To make a long story short, I’m snowed in with two children and an invalid during the last week of my two week notice.

Par for the course here at LLARCS.

And the Elite shall inherit the Earth

One of the reasons I hated George Bush so passionately is that every single time he opened up his mouth I wanted to cringe in shame and embarassment for the man.  On the flip side, I don’t always agree with everything that President Obama says but at least when he speaks I get the feeling that he a) thought about the issue a little bit and b) took some time to figure out how best to explain his viewpoint.

A recent analysis of Obama’s speech patterns show he generally gives speeches rated to be at the 12 grade reading level, although apparently he has taken this criticism to heart and dumbed his latest speech down to 9th grade reading level. By contrast, McCain’s acceptance speech at the 2008 Republican convention was rated at a third grade reading level.  Apparently, this is viewed as being populist and understandable by a large majority of the population, whereas speaking intelligently and making use of some of the 171,476 words currently in circulation in the English language is deemed “elitist” and by extension “incomprehensible.”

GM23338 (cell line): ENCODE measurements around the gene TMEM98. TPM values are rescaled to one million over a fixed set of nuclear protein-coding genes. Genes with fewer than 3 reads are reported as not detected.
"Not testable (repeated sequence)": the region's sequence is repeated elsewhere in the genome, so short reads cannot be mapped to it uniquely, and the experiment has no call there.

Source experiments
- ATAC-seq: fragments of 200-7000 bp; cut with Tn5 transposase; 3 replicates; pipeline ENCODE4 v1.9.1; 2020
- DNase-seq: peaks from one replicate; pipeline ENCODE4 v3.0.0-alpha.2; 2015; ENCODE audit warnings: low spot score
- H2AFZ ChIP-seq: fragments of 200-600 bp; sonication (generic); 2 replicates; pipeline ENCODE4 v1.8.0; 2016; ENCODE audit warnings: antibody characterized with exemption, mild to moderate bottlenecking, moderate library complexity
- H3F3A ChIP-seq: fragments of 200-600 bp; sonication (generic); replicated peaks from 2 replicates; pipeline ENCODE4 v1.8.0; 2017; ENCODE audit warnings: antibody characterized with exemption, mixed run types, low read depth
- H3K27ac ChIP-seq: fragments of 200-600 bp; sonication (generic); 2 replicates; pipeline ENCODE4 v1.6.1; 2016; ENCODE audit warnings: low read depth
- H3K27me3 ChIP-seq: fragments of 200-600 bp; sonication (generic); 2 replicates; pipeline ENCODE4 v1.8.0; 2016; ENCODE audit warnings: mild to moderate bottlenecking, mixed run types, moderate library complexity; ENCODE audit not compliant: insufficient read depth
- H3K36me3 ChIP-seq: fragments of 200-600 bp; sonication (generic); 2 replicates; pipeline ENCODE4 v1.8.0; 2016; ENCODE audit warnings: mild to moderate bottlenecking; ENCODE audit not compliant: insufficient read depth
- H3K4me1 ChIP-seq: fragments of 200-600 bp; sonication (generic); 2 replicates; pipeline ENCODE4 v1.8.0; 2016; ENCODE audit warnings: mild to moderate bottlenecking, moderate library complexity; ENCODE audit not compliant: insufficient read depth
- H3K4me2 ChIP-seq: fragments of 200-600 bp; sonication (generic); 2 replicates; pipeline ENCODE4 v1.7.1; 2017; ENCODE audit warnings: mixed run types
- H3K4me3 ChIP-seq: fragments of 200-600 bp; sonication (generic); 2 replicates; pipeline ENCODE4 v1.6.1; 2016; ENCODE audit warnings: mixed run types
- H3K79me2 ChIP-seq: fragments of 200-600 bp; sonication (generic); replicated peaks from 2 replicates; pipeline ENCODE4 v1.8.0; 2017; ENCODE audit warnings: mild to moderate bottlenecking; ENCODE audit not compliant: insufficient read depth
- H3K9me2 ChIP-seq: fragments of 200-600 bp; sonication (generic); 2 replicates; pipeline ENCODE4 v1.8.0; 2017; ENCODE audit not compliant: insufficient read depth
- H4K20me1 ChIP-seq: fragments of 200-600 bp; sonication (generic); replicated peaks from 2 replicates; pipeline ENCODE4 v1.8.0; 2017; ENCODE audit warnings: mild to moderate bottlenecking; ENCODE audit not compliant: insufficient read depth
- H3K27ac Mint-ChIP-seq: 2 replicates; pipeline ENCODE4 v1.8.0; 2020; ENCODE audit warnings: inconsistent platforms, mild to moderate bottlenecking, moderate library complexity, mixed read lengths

Normally I consider myself a pretty good communicator, especially in writing, and I often take pride in my carefully crafted emails to my colleagues and to the users of the helpdesk.  But recently I’ve begun to doubt my communication skills, because I, like our elitist president, tend to unconciously use those big college level words in favor of more simple words.  For example, in an effort to stop people from forwarding chain hoax emails, I sent this to everyone in the company:

Anything that exhorts you to send it to all of your friends is almost certainly a hoax.  If you are unclear as to the veracity of a particular email, please feel free to forward it to the Help Desk.

It wasn’t until much later, dealing with another problem caused by a user who either couldn’t read or hadn’t taken the time to read the instructions provided to her, that I looked over this email and realized that most of my intended audience probably had no idea what “veracity” or “exhort” even meant. 

And they weren’t likely to look it up, either.

And they could probably only comprehend emails written at a third grade level.

And they are proud of this fact.